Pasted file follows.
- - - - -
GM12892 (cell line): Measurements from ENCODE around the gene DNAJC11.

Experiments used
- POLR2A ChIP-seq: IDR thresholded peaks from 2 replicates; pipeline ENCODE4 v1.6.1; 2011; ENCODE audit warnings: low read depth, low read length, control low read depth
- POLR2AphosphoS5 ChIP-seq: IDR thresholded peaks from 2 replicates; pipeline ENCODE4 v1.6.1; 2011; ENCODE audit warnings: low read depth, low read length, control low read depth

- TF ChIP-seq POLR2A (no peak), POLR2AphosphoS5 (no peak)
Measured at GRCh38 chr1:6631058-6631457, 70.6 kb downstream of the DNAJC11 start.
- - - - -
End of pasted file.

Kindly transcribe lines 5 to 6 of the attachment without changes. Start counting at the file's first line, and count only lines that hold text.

- TF ChIP-seq POLR2A (no peak), POLR2AphosphoS5 (no peak)
Measured at GRCh38 chr1:6631058-6631457, 70.6 kb downstream of the DNAJC11 start.